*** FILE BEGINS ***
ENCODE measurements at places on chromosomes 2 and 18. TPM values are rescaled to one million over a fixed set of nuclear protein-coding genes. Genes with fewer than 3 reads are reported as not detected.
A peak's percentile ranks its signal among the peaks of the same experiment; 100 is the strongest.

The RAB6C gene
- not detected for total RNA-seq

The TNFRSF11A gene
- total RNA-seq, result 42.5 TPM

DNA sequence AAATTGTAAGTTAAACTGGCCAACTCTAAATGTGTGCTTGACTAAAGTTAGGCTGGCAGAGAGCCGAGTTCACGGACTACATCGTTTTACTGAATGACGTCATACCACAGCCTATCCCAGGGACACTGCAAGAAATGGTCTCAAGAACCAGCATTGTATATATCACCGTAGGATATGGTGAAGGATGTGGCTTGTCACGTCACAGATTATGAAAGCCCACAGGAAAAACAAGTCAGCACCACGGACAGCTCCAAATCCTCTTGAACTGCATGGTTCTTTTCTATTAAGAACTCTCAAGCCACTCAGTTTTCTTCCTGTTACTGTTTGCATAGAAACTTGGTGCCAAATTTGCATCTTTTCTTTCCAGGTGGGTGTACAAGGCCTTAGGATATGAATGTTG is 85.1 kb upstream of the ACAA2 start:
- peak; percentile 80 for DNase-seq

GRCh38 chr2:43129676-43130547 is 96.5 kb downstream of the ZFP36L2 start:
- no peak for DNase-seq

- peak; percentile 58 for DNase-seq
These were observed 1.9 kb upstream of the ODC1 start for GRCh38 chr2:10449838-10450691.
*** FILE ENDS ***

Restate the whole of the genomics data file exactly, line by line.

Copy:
ENCODE measurements at places on chromosomes 2 and 18. TPM values are rescaled to one million over a fixed set of nuclear protein-coding genes. Genes with fewer than 3 reads are reported as not detected.
A peak's percentile ranks its signal among the peaks of the same experiment; 100 is the strongest.

The RAB6C gene
- not detected for total RNA-seq

The TNFRSF11A gene
- total RNA-seq, result 42.5 TPM

DNA sequence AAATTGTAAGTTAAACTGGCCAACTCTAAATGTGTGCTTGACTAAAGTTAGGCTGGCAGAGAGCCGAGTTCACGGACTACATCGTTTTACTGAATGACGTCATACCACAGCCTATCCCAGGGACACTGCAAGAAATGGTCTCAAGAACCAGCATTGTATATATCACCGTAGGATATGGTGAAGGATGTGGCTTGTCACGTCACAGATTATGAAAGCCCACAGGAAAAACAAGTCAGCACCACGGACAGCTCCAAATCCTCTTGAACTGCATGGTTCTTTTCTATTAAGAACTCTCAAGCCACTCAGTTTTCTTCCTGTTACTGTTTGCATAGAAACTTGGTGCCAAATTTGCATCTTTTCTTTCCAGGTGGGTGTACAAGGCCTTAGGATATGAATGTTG is 85.1 kb upstream of the ACAA2 start:
- peak; percentile 80 for DNase-seq

GRCh38 chr2:43129676-43130547 is 96.5 kb downstream of the ZFP36L2 start:
- no peak for DNase-seq

- peak; percentile 58 for DNase-seq
These were observed 1.9 kb upstream of the ODC1 start for GRCh38 chr2:10449838-10450691.